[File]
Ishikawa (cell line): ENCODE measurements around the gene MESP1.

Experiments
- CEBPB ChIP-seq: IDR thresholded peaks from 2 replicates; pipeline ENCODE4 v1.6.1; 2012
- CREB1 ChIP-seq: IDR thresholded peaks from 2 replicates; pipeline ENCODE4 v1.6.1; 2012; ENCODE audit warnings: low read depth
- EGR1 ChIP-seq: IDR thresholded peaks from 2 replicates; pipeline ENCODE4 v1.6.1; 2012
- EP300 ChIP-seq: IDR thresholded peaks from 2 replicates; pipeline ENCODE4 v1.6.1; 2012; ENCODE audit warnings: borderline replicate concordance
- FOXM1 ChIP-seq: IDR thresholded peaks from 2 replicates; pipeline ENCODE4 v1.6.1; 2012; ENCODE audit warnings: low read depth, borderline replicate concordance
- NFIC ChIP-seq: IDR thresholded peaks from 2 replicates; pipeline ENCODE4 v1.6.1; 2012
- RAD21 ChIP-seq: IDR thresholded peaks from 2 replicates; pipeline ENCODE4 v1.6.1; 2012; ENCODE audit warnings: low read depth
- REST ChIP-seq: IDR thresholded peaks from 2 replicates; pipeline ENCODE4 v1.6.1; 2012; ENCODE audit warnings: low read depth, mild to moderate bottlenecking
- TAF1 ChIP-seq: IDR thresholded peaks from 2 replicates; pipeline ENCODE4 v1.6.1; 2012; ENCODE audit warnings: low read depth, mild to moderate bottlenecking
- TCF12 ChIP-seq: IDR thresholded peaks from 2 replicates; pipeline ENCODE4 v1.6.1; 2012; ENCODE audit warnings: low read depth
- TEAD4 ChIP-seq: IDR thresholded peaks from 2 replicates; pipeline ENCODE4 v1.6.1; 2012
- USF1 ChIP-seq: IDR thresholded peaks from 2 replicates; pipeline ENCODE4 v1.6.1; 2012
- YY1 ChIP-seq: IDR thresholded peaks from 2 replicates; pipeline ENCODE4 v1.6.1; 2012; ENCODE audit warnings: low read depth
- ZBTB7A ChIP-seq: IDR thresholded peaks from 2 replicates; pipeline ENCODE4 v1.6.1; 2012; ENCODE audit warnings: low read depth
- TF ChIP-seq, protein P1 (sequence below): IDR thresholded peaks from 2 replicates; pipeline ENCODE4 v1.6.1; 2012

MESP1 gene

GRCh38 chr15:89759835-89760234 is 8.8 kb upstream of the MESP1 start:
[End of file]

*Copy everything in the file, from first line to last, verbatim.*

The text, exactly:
Ishikawa (cell line): ENCODE measurements around the gene MESP1.

Experiments
- CEBPB ChIP-seq: IDR thresholded peaks from 2 replicates; pipeline ENCODE4 v1.6.1; 2012
- CREB1 ChIP-seq: IDR thresholded peaks from 2 replicates; pipeline ENCODE4 v1.6.1; 2012; ENCODE audit warnings: low read depth
- EGR1 ChIP-seq: IDR thresholded peaks from 2 replicates; pipeline ENCODE4 v1.6.1; 2012
- EP300 ChIP-seq: IDR thresholded peaks from 2 replicates; pipeline ENCODE4 v1.6.1; 2012; ENCODE audit warnings: borderline replicate concordance
- FOXM1 ChIP-seq: IDR thresholded peaks from 2 replicates; pipeline ENCODE4 v1.6.1; 2012; ENCODE audit warnings: low read depth, borderline replicate concordance
- NFIC ChIP-seq: IDR thresholded peaks from 2 replicates; pipeline ENCODE4 v1.6.1; 2012
- RAD21 ChIP-seq: IDR thresholded peaks from 2 replicates; pipeline ENCODE4 v1.6.1; 2012; ENCODE audit warnings: low read depth
- REST ChIP-seq: IDR thresholded peaks from 2 replicates; pipeline ENCODE4 v1.6.1; 2012; ENCODE audit warnings: low read depth, mild to moderate bottlenecking
- TAF1 ChIP-seq: IDR thresholded peaks from 2 replicates; pipeline ENCODE4 v1.6.1; 2012; ENCODE audit warnings: low read depth, mild to moderate bottlenecking
- TCF12 ChIP-seq: IDR thresholded peaks from 2 replicates; pipeline ENCODE4 v1.6.1; 2012; ENCODE audit warnings: low read depth
- TEAD4 ChIP-seq: IDR thresholded peaks from 2 replicates; pipeline ENCODE4 v1.6.1; 2012
- USF1 ChIP-seq: IDR thresholded peaks from 2 replicates; pipeline ENCODE4 v1.6.1; 2012
- YY1 ChIP-seq: IDR thresholded peaks from 2 replicates; pipeline ENCODE4 v1.6.1; 2012; ENCODE audit warnings: low read depth
- ZBTB7A ChIP-seq: IDR thresholded peaks from 2 replicates; pipeline ENCODE4 v1.6.1; 2012; ENCODE audit warnings: low read depth
- TF ChIP-seq, protein P1 (sequence below): IDR thresholded peaks from 2 replicates; pipeline ENCODE4 v1.6.1; 2012

MESP1 gene

GRCh38 chr15:89759835-89760234 is 8.8 kb upstream of the MESP1 start: